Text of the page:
The biggest mistake councils made with online engagement

It’s frequently costly. It almost always achieves little. It lets people tick the “use the internet to engage with the public” box without actually achieving much.

I am, of course, talking about webcasting council meetings. The idea has honourable roots. But the world has moved on.

Both print and broadcast media have steadily moved away from providing lengthy, verbatim reporting of what goes on in elected bodies. That’s despite such coverage being very cheap and easy to produce. Stick a journalist in front of the Parliamentary TV channel, give them a bookmark to Hansard and you’re away. Yet the volume of such coverage has fallen hugely in the last few years – because it’s not what the public wants.

We may wish the public thought otherwise, but when the public is so clearly turning its back on being interested in such verbatim coverage, it’s rather implausible to think that they would lap it up for their local council, if only it were available.

It is therefore no surprise that the audience figures for council webcasting are almost always low. It is a telling sign that it is extremely rare to find a council boasting about the size of its webcast audiences. To be fair, there are some niches and exceptions, but overall the picture is clear: webcast council meetings don’t get much of an audience.

That has been consistently the case, as the systematic evaluation of pilots back in 2005 as part of the Local e-Democracy National Project showed. None of the pilots got a large audience.

It is true that the number of members of the public turning up in person to council meetings is often so small that a tiny online audience can seem quite large by comparison. But it is not an audience that comes for free.

Webcasting costs. It costs money that could be spent elsewhere. Council webcasting is relatively cheap compared with big council IT projects, but it’s relatively expensive when compared to the costs of exploiting social media tools. For example, Croydon’s £33,000 budget for its 2006-7 webcasting pilot could have paid for a substantial social media campaign.

It isn’t just the immediate audience that is limited, so is the follow up audience because by locking up content in audio-visual format webcasting hides it from search engines. That is starting to change, with some speech to text conversion technology starting to creep in to search tools, but for the moment the money spent on webcasting usually could more effectively be spent on putting other content online in search engine friendly ways that serve the public.

A few less minimalistic pdf files of agendas and a few more pages rich with background information and links would go much further than many a webcast.

Webcasting does, perhaps, have one plus point. Councils often cover the basics when it comes to promoting webcasting: mention in the council newsletter, mention on the council website, mention in their email list. Added up this marketing still doesn’t provide a decent audience – which is a healthy reminder of how not only does the substance have to be attractive but also how hard you have to work to build up a decent website and email audience to which you can promote activities.

But overall, whilst piloting webcasting made sense, now we know the lesson: it rarely delivers.

8 responses to “The biggest mistake councils made with online engagement”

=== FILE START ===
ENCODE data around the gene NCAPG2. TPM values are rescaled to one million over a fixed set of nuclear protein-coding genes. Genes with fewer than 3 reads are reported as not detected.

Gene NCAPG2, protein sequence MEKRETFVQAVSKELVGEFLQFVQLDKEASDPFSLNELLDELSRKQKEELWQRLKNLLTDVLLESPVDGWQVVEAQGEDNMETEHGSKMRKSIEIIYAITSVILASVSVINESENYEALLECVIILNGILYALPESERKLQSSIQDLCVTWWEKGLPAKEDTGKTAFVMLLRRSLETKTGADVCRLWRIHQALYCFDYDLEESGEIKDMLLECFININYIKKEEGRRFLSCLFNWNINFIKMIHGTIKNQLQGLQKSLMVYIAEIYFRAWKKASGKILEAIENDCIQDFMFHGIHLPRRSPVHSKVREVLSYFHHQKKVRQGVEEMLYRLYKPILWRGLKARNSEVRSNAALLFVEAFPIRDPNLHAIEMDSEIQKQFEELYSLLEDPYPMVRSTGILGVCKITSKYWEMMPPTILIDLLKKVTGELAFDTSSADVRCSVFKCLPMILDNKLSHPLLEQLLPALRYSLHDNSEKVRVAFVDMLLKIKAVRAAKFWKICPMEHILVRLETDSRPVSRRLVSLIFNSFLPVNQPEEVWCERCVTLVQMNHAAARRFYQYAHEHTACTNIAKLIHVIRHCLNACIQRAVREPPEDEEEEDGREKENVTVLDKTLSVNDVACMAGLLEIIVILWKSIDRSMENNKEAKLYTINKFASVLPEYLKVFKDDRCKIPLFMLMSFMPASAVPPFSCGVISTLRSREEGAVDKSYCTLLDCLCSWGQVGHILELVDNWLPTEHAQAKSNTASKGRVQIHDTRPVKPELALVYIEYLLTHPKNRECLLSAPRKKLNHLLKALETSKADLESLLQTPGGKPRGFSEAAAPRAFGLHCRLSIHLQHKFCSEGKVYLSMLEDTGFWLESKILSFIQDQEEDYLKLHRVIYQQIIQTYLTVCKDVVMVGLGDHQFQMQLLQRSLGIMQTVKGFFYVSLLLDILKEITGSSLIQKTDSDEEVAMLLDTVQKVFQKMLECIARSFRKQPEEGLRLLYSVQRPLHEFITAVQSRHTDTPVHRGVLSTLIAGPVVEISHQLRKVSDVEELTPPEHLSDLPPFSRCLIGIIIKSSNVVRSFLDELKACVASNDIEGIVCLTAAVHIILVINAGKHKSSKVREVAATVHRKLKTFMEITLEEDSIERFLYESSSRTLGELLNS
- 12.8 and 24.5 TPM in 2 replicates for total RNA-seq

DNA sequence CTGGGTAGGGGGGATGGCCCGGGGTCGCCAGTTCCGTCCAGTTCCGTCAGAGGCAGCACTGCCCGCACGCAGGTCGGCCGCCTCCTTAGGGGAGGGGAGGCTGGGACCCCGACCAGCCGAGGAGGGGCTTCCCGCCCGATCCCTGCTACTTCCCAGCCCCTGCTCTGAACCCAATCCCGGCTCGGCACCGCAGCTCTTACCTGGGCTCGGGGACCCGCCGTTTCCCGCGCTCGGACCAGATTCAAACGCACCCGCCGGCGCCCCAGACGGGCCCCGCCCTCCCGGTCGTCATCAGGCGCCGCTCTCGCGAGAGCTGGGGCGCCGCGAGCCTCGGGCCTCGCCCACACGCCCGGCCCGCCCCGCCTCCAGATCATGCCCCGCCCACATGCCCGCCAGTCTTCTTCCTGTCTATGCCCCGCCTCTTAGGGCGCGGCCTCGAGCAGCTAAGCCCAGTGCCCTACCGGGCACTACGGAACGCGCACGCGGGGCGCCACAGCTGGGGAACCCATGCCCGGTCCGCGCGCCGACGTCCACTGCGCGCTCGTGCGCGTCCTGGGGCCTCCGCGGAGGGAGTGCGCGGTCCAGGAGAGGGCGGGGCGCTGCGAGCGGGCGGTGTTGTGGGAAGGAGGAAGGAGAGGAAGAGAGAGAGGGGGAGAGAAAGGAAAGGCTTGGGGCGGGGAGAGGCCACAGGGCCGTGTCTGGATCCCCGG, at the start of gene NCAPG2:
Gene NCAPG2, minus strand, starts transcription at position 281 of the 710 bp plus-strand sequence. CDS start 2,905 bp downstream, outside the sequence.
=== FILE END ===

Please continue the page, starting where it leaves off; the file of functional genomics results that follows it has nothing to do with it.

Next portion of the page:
1. Interesting piece. I wasn’t aware of the data showing that webcasing of council meetings has generally failed. Do you have any suggestions for alternative methods of public engagement that have a better record of success or that you believe may be a better way of reaching the public?

  2. Good question Ann-Marie. I’d suggest looking in two places for the answer for any particular council. First, email is used by far more internet users than use social networking, read blogs or watch video clips. Yet nearly all councils do very little to communicate with residents via email other than responding to emails that come in. Large, virbrant newsletters and email lists are very rare in (UK) local government.

    Second, ask what it is that people might want to know about the decisions made at council meetings. Often it’s the detail (e.g. exactly where will the catchment area for the new school fall) that’s locked away in hard to find (and search engine unfriendly) pdfs rather than hearing the debate. Take documents, provide them in user and search engine friendly ways and link through to the background information. Again, it’s far too common for the meetings pages on council websites to be listing of pds of council agendas and minutes, with pretty much no other information nor any other assistance to help find the related documents which give background and further detail.

  3. Sean: what both those examples seem to miss out on is evidence that webcasting is consistently a better way of spending money than the alternatives. In itself, saying that those people in Cornwall watched the event doesn’t make it a success; the question is whether there’s been more engagement doing webcasting than if the money had been spent in other ways.

    The Bristol example is also a rather unusual case as pretty much anything involving local football club fans is going to get lots of interest – and those cases are very rare. If you’re paying for webcasting all year round, you need to look at not just the most popular time it has been used, but also what it does or doesn’t achieve the rest of the year round. (That said, I know a Bristol councillor has posted up some interesting stats elsewhere about year-round usage, which I’m taking a look at.)

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